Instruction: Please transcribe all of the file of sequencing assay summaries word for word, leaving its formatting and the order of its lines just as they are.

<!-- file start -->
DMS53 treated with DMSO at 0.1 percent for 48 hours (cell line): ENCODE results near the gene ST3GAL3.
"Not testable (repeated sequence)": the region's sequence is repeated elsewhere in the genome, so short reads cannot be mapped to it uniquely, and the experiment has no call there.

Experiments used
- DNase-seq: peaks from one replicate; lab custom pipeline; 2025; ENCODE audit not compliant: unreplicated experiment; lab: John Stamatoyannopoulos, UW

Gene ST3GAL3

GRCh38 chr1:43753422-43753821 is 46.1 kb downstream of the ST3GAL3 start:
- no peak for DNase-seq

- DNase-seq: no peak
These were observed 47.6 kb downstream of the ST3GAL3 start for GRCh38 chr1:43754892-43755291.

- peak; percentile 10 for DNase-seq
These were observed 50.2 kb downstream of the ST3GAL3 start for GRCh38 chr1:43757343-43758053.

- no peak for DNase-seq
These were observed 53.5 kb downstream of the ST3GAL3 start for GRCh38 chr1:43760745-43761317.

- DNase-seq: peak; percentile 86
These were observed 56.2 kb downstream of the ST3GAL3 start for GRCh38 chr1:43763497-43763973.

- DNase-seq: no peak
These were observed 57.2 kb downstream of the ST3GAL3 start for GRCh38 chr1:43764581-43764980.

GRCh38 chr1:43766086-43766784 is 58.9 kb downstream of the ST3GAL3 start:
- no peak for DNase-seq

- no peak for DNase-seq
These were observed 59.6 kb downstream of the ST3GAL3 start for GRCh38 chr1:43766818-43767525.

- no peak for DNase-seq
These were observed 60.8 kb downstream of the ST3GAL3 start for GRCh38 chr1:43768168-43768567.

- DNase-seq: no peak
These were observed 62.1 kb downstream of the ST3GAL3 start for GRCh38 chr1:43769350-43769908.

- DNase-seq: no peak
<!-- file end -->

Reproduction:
DMS53 treated with DMSO at 0.1 percent for 48 hours (cell line): ENCODE results near the gene ST3GAL3.
"Not testable (repeated sequence)": the region's sequence is repeated elsewhere in the genome, so short reads cannot be mapped to it uniquely, and the experiment has no call there.

Experiments used
- DNase-seq: peaks from one replicate; lab custom pipeline; 2025; ENCODE audit not compliant: unreplicated experiment; lab: John Stamatoyannopoulos, UW

Gene ST3GAL3

GRCh38 chr1:43753422-43753821 is 46.1 kb downstream of the ST3GAL3 start:
- no peak for DNase-seq

- DNase-seq: no peak
These were observed 47.6 kb downstream of the ST3GAL3 start for GRCh38 chr1:43754892-43755291.

- peak; percentile 10 for DNase-seq
These were observed 50.2 kb downstream of the ST3GAL3 start for GRCh38 chr1:43757343-43758053.

- no peak for DNase-seq
These were observed 53.5 kb downstream of the ST3GAL3 start for GRCh38 chr1:43760745-43761317.

- DNase-seq: peak; percentile 86
These were observed 56.2 kb downstream of the ST3GAL3 start for GRCh38 chr1:43763497-43763973.

- DNase-seq: no peak
These were observed 57.2 kb downstream of the ST3GAL3 start for GRCh38 chr1:43764581-43764980.

GRCh38 chr1:43766086-43766784 is 58.9 kb downstream of the ST3GAL3 start:
- no peak for DNase-seq

- no peak for DNase-seq
These were observed 59.6 kb downstream of the ST3GAL3 start for GRCh38 chr1:43766818-43767525.

- no peak for DNase-seq
These were observed 60.8 kb downstream of the ST3GAL3 start for GRCh38 chr1:43768168-43768567.

- DNase-seq: no peak
These were observed 62.1 kb downstream of the ST3GAL3 start for GRCh38 chr1:43769350-43769908.

- DNase-seq: no peak